The Cavalryman
The hills and valleys of northern Braxton County were in turmoil in 1861. Virginia had seceded from the Union and northwestern counties of the Old Dominion State had in effect seceded from the Old Dominion. Out of control Ohio troops roaming the Weston-Gauley Bridge Turnpike were summarily executing anyone they suspected of being a “bushwacker” and were burning the homes of those they thought probable of being Southern sympathizers. Southern-sympathizing partisans were earning the accusations of bushwhacking by taking potshots at the “bluebellies” riding up and down the Turnpike from vantage points high on the ridges and were disappearing before the Yankee cavalrymen could reach the heights to exact revenge.

Right: a Union Cavalryman's hat.

James Alvin Blake was mustered into the 3rd West Virginia Cavalry, 3rd Regiment at Buckhannon on November 9, 1863. Although he gave his age as 18, other records suggest he was closer to 15. During late 1863 and early 1864, the 3rd West Virginia Cavalry was assigned to guard and picket duties from Clarksburg to Charleston. James’ Company “I” participated in the raid on Lewisburg, at the battles of Droop Mountain, Moorefield, and Wytheville. In 1864 the 3rd West Virginia Cavalry was sent to the Shenandoah Valley of Virginia where it participated in several battles during Sheridan’s Shenandoah campaign. In early 1865, the unit participated in campaigns in central Virginia and was present at Appomattox when General Lee surrendered. In the course of the war James was a Prisoner of War, held at Libby prison where he contacted measles. During the war, the 3rd West Virginia suffered losses of 6 officers and 40 enlisted men and lost 136 to disease. James came through unscathed. James was discharged from service in 1865.

Annette Frank, his great granddaughter, tells us that James left for the West soon after his discharge from service because of acrimony in the neighborhood from former Southern sympathizers, many of whom were family. At the end of the war, James drew his final pay of $11.70 and his enlistment bounty of $75.00. He elected to retain his cavalry saber and paid the government $5.00 for it.

James Alvin Blake Left the Hills
James went to forests of Wisconsin in 1865. Vast tracts of virgin timber covered Wisconsin in the 1860’s which had been cleared of hostile Indians not long before. Huge forests were located on the Eau Claire, Black, and Chippewa Rivers and several nearby lakes. This standing timber brought wealth to those who were clever enough to take advantage of the assets of the region. James married Anna Jane "Jennie" Hill in Wisconsin. According to the History of Northern Wisconsin, James first located at the Wisconsin town of La Crosse and was in business with Martin Jefferson for about a year. He then went to lumbering along the Black River, both in the pineries and on the river where he rafted logs to the mill. Later in 1868, James worked in a saw mill and also worked on building a dam on the Black River near Alma.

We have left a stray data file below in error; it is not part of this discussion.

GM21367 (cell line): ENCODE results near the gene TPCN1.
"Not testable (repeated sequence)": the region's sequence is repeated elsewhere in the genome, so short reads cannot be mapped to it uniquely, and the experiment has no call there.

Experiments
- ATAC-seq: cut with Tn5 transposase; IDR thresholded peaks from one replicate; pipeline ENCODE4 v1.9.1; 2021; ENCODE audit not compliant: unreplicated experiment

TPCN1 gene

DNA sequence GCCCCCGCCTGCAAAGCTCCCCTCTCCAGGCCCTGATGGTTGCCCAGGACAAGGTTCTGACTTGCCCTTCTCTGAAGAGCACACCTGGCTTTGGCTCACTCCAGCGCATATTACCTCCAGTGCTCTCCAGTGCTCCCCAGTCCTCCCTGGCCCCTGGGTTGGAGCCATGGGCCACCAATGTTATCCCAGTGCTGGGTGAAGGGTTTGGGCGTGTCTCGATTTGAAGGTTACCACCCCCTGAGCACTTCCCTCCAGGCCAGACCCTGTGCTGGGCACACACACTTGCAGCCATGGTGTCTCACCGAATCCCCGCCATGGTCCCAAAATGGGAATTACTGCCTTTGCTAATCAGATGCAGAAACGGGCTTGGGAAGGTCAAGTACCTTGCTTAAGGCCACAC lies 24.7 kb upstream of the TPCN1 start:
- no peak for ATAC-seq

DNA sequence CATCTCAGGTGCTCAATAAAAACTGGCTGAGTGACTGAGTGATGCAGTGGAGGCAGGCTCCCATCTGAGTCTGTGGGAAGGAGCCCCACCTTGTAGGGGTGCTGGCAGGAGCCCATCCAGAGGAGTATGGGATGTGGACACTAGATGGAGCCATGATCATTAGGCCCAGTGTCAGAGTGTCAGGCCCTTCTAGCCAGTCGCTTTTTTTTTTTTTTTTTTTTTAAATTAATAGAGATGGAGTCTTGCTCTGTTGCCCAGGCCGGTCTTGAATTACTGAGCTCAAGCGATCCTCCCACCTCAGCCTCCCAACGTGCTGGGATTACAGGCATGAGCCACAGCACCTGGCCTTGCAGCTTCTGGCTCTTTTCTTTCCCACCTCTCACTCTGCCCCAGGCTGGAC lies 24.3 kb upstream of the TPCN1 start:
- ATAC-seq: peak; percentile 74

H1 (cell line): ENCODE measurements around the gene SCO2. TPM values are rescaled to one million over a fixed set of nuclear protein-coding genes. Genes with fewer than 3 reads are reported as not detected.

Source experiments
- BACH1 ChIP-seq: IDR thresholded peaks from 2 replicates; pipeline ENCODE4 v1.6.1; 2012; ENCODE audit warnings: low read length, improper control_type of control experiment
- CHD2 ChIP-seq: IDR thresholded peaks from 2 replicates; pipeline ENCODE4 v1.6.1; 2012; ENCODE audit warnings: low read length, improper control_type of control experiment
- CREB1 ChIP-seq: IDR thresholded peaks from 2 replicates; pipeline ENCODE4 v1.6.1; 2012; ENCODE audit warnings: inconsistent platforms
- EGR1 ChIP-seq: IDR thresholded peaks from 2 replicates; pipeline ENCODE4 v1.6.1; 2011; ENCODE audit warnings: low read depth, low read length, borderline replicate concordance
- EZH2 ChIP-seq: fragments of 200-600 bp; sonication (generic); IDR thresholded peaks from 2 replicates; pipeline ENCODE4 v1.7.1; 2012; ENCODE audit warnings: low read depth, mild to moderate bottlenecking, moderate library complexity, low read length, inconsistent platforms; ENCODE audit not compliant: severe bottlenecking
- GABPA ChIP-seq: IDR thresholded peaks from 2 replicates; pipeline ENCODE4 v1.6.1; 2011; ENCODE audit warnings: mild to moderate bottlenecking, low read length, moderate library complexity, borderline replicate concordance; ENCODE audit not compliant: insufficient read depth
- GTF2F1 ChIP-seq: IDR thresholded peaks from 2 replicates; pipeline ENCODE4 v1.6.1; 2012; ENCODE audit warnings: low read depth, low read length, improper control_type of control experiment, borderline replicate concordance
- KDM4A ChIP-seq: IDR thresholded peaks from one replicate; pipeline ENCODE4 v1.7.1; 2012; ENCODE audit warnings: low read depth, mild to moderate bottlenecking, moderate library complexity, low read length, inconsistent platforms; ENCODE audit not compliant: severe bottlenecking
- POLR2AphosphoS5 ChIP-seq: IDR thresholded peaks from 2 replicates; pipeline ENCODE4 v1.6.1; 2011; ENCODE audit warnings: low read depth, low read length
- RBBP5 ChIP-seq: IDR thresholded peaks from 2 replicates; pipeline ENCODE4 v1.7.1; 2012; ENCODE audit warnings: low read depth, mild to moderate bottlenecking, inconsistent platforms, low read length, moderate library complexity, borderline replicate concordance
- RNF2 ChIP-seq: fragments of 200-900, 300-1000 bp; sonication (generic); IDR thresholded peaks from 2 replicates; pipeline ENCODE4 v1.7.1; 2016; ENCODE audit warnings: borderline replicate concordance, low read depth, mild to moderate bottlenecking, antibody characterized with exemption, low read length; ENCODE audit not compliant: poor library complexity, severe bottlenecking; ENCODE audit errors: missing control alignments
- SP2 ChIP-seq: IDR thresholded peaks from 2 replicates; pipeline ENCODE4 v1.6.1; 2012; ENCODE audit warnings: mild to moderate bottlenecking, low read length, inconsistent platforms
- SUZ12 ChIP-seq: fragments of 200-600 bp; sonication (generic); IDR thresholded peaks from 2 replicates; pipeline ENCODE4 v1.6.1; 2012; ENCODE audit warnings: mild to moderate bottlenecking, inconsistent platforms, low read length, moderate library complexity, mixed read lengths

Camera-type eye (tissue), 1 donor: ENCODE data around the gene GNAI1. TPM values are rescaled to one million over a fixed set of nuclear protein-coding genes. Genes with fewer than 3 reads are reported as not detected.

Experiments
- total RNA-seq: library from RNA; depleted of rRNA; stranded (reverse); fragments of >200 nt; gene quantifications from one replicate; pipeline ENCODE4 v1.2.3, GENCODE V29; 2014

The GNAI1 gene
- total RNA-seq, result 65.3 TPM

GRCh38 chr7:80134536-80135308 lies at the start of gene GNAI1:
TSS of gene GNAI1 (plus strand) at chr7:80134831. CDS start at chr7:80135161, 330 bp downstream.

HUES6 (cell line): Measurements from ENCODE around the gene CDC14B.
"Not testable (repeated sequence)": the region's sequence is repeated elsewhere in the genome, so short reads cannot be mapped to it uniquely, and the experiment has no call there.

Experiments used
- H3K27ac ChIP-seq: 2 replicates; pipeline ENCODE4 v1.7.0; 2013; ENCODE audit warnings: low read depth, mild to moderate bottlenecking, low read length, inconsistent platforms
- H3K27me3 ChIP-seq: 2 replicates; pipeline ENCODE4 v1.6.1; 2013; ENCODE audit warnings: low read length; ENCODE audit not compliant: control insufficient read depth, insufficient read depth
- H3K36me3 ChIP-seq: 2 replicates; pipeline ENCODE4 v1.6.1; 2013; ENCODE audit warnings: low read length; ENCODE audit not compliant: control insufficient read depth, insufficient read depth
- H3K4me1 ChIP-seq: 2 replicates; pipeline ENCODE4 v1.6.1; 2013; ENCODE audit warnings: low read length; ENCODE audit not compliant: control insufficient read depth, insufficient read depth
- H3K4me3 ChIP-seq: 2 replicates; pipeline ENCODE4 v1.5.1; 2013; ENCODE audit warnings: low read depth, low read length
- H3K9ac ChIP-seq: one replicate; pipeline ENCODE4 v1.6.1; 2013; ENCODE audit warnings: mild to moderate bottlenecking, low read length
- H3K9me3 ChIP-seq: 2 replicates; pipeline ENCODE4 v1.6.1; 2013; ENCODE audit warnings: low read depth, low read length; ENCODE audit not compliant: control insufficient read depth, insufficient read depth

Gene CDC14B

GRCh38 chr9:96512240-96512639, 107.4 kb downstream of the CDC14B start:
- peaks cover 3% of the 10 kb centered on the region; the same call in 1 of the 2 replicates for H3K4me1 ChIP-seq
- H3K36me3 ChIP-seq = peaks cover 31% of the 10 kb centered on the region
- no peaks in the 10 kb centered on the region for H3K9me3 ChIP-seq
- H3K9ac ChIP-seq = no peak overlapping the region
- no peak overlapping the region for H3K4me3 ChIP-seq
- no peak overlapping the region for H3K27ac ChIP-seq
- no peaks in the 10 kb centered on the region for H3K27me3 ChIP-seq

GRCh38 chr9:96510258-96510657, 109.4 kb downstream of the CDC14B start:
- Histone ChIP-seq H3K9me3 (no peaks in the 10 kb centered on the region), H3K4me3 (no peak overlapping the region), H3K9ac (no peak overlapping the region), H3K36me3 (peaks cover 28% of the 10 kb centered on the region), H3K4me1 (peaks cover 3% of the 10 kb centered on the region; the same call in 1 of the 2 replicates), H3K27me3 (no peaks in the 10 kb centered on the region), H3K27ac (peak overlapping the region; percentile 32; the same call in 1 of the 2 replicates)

Left above: Map of Wisconsin showing the towns where the Blakes spent most of their Wisconsin years. Click on the map to enlarge it.
Left below: generic photo from 1905 from the Chippewa Lumber & Boom Company

In 1873, according to our letter, James was considering buying a farm and moving back to West Virginia. However, in the 1880 census James listed his occupation as “lumberman” and his place of residence as Eau Claire, Wisconsin. 1881 found James working as a filer for the Chippewa Lumber & Boom Company in Chippewa Falls. By 1890, James and his family were living at nearby Chippewa, and in 1900 the family was living in Big Bend, also near Chippewa. .
From James’ great granddaughter Annette Frank we learn that James and Jennie and their family visited their West Virginia kinsmen for a brief reunion in 1908. A family story recalls that Jennie was horrified because none of James' female family members used a tera towel to dry the dishes. The census shows that by 1910 the Blake family was back in Eau Claire. But the big move was yet to come.

About 1912 James and Jennie left Wisconsin and migrated farther west to Washington, the Evergreen State. Two of thei daughters had married and moved there. At first they lived in Lents, Washington. In 1913 they settled in Camus, on the north bank of the mighty Columbia River. James worked in the mill at Crown Willamette until he was injured in 1915. His leg was broken in the mill when he was walking near the tracks and a car came by and a protruding piece of lumber hit him. Anna (Hill) "Jennie" Blake died in 1919. James died in 1927.